This summer, EPIC students are reading The Great Divorce by C. S. Lewis and blogging about it together. This week’s post comes from Becky Gregg.
The twelfth chapter of C.S. Lewis’ The Great Divorce opens with the narrator and George MacDonald witnessing mass numbers of Solid People singing, the combined brightness almost too much to look at directly. Looking closer, they see that the singing is to celebrate a woman who is at the center. She is radiating extreme light and happiness. Several children and animals are on either side of her. She is glorified and celebrated by everyone around her. At first it seems she is looking in the direction of the narrator and his Teacher, but in fact she is looking past them, at another Ghost.
This Ghost is seemingly not one being, but two: a tall, lanky Tragedian with a collar and chain led by a dwarf. The Ghosts and this woman know each other. The woman Spirit, named Sarah Smith, addresses the dwarf, not the Tragedian. She kisses the dwarf, who is named Frank, and apologizes to him. She asks Frank for a pardon in regards to any wrong she did him and for all the things she did not do. Instead of Frank responding, the Tragedian does, saying “We’ll speak no more about it, we all make mistakes.” The Tragedian goes on to explain that he was not even worried about any wrongdoing, but that Sarah was spending her time in the afterlife worrying about him. He is devastated to learn that she has not worried or pitied him, because there is no need for that in Heaven.
He asks her if she missed him, and again, she says there’s no need for that in the country of Heaven. They continue to go back and forth where through the mouth of the Tragedian Frank tries to get Sarah to pity him. She tells him she would not be miserable just for misery’s sake, that there was no need for guilt or pity, and that she was able to fully love.
Frank asks then if she did not love him on Earth. She explains that her love for him in the old days was fostered from her need to be loved. She loved Frank for her own sake when they were alive. Now, in Heaven, Sarah has no needs. She can love Frank fully now and is no longer loving for her own needs. Frank interprets this as Sarah no longer needing him, and he tries to make Sarah pity him. Sarah just laughs, because all of it is so unnecessary. The laugher makes Frank the dwarf more solid and less pity-seeking. Yet in the end his “unselfishness” and pity-seeking behavior conquer his desire for true happiness.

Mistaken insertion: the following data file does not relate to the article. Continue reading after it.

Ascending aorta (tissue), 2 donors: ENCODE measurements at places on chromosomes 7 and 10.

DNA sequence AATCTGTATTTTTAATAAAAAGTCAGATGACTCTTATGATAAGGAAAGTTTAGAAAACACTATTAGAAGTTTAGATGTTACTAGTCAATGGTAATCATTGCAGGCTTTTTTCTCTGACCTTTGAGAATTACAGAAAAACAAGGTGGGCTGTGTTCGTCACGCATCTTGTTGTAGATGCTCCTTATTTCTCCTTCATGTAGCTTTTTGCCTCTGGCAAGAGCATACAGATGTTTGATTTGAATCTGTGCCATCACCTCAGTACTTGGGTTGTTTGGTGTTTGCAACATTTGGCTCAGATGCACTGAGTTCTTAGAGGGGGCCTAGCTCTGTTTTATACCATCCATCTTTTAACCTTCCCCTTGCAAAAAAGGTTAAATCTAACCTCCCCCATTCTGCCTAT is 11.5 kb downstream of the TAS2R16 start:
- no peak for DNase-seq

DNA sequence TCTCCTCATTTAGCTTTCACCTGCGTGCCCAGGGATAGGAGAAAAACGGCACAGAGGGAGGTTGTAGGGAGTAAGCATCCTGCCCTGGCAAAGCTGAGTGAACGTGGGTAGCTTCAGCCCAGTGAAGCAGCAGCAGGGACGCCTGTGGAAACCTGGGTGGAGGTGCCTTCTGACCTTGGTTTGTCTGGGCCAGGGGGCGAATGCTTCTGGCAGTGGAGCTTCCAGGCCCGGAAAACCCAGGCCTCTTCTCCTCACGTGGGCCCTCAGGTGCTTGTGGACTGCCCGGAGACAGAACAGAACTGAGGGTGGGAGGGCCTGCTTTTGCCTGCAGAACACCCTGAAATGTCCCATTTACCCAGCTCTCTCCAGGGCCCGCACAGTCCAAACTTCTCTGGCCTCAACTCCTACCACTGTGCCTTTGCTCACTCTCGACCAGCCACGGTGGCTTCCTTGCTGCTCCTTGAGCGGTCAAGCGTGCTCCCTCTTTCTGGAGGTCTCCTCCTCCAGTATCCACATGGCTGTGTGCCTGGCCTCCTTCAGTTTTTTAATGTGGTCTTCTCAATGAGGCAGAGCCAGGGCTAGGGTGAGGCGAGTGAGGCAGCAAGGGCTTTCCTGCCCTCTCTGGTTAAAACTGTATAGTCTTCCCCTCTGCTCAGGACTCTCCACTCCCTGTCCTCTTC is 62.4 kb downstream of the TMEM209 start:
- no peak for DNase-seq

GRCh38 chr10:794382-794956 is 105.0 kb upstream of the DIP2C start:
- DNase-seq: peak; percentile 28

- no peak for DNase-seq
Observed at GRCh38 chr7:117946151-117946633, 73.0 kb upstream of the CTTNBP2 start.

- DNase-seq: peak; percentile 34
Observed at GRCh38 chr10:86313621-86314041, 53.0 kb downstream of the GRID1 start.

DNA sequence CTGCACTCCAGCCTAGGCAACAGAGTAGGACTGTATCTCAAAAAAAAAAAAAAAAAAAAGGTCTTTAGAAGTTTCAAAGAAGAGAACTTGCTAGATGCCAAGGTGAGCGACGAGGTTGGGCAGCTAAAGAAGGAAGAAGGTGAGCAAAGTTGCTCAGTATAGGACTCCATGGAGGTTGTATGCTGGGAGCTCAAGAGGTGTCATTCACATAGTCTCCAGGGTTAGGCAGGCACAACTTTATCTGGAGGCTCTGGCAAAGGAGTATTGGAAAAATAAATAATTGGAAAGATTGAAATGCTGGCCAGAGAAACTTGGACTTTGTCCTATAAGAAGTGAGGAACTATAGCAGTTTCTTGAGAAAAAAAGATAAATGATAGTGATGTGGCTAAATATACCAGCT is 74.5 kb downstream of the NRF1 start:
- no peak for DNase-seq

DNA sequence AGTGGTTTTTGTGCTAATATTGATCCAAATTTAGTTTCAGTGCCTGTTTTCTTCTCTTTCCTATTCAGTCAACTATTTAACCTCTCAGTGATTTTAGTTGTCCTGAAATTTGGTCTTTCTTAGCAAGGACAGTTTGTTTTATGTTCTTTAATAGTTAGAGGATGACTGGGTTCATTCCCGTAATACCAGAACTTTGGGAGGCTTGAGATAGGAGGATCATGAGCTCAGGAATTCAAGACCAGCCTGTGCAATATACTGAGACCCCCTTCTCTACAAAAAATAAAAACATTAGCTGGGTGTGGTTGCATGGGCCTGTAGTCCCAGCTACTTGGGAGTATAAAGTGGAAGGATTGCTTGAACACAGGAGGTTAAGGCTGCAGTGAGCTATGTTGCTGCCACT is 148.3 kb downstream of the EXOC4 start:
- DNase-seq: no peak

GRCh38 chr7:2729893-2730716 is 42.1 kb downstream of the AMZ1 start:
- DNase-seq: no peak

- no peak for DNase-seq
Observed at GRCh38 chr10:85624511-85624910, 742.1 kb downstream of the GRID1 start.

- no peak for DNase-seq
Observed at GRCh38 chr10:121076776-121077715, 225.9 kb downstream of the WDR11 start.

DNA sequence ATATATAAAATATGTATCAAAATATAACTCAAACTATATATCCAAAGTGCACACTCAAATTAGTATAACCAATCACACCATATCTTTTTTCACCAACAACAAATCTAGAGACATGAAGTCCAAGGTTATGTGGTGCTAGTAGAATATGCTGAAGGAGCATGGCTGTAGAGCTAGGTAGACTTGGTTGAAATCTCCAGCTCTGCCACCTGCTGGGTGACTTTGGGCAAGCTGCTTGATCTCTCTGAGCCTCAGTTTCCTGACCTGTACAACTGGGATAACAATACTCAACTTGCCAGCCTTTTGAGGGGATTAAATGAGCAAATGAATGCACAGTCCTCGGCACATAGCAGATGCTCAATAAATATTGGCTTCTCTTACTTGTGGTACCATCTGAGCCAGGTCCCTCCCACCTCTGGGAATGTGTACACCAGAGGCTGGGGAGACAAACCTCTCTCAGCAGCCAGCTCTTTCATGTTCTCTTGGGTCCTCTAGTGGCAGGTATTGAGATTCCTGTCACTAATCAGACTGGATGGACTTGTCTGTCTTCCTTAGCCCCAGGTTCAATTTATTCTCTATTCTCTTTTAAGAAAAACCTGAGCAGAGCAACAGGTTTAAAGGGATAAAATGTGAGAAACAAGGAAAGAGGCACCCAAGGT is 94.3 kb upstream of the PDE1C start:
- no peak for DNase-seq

I think this spirit woman’s name even represents maybe how ordinary she was on Earth. Her being a glorious Solid Person is a symbol of how her devotion and faithfulness as an ordinary human made her a glorious celebrated spirit in Heaven. It is almost like Lewis is saying that those who are devoted in their faith during their life will be rewarded in the afterlife with celebration, like an incentive.
Later when she is telling Frank that she did not totally love him, I believe Sarah is talking about how we, as humans, have needs. Human nature calls for relationships and also the feeling of being needed and loved. I looked a little into this and found Lewis’ The Four Loves. In this he talks about Gift Love vs. Need Love. Gift Love is giving love to someone or something without personal benefit, whereas Need Love is giving love out of personal need. Humans can’t solely give Gift Love, because we have needs. There was no way Sarah could solely feel Gift Love toward Frank on Earth, because her mortal nature got in the way.
The persona of Frank being split into two beings confuses me almost. Why are both beings not optimal? It is not like one version is amazing and the other hideous. They both are odd-looking creatures. Also, why is the Tragedian being pulled by a collar and chain? There are several different paths I could go down. Could the tragedy-fueled characters symbolize the need for Frank to be pitied? Frank’s persona has become the actual man. His unselfishness – Frank giving Sarah the last stamp even though he wanted to send a letter – needed to be noticed. This leads to the self-pity that follows Frank to the afterlife.
Another reasoning for the two people representing one is the divided nature of Frank. His desire for true happiness and his desire to be pitied and recognized for his selflessness combine into one being.
This chapter gave me a lot to think on. I suppose it widened my perspective about how the way we live our lives on Earth can carry on into the afterlife, and also how “worldly thinking” (selfishness, those seven deadly sins, etc.) can honestly make us different people than who we were “meant” to be.